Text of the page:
Gov. Quinn said again, “They need to state their interest. There’s a purpose here … It’s not a trivial matter.”

Mayor Hagerty asked, “Does the law specifically say that you need to use the word ‘interest’?”

Gov. Quinn repeated, “The objectors must give their names, addresses and shall state their interest as objectors.”

Mayor Hagerty pressed, “Do they have to use the word ‘interest’?”

Gov. Quinn said, “With respect to the statute, the answer is ‘Yes.’ The [Illinois] Supreme Court has ruled that every word in a statute must be heeded – there is no surplusage.”

Ms. Grover responded, “There is nothing in the Election Code that requires the word ‘interest,’’ nothing in the Election Code that says being a voter and a resident cannot satisfy both the ‘name and address’ and the ‘interest’ [requirement].”

“Did you hire an election attorney?” Mayor Hagerty asked Ms. Grover.

“We did not,” she responded.

“Do you think that the objectors filed a frivolous suit?” Mayor Hagerty asked Gov. Quinn.

“It is without merit with respect to its content,” Gov. Quinn said, “but it is not frivolous.”

“So do you think they filed the objections in bad faith?” the Mayor asked.

“Because they filed objections using the wrong section – that’s serious,” Gov. Quinn said. He said the State Constitution rather than the Election Code dictated how the objections should be filed.

“In Evanston, you believe in ballot access,” he added. “Failure to meet any requirement … makes the objection invalid.”

Mr. Reid asked whether the objectors had a response to the case McQuillan v. Sullivan (regarding a case before the DuPage County Electoral Board).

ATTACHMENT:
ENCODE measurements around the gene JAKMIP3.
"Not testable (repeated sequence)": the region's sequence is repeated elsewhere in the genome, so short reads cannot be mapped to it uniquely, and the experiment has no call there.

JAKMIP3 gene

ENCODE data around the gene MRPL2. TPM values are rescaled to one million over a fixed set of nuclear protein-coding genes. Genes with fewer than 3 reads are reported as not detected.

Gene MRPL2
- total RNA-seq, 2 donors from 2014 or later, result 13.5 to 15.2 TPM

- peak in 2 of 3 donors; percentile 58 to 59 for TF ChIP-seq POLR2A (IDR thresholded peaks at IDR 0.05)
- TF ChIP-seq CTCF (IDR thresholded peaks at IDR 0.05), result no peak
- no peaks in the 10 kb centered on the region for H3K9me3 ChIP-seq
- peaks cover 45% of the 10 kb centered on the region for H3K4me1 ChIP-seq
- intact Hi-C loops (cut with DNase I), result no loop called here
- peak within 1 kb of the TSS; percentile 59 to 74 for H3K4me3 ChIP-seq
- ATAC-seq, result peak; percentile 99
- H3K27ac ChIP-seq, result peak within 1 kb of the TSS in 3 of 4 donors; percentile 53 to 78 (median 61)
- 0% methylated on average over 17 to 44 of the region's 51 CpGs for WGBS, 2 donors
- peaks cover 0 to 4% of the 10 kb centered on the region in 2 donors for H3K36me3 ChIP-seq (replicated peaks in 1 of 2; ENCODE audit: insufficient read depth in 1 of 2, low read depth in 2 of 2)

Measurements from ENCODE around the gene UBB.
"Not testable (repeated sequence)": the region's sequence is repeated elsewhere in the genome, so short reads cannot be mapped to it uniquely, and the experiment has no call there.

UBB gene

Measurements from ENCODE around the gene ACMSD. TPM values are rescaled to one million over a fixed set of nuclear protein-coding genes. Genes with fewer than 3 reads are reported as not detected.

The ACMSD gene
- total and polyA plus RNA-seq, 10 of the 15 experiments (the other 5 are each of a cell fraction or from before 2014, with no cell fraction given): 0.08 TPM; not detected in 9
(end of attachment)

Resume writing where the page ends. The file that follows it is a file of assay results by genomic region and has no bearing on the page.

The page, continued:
Ms. Grover said they did not.

“The issue here is ‘Did they follow the rules?’” Gov. Quinn said.

Ald. Rainey asked, “Do you know of any Election Board that did not dismiss a case when ‘interest’ was not used?”

The Governor responded, “No.”

“Why do you think they filed it?” asked Ald. Rainey.

“I would guess they do not support the referendum,” said Gov. Quinn. “I would in good faith ask the objectors to withdraw their objections and have a robust campaign.”

Ms. Grover said, “I would argue that due process should govern here, that fairness should govern here – but so should common sense.”

Attorney Bolin discussed the cases the petitioners cited in the motion to dismiss and asked, “In this case, couldn’t you infer the interest from the four corners of the objections?”

Gov. Quinn remained firm that the objectors had not stated their interest.

On a motion by Ald. Rainey, the petitioners’ motion to dismiss was denied. She and Mayor Hagerty voted in favor of the denial; Mr. Reid voted against denying the motion to dismiss.

Objectors’ Case in Chief

Ms. Grover said, “We agree that this is an important issue of public plicy. We are not addressing the collection of signature. Our objections are based on the nature of the referendum. We offer two grounds.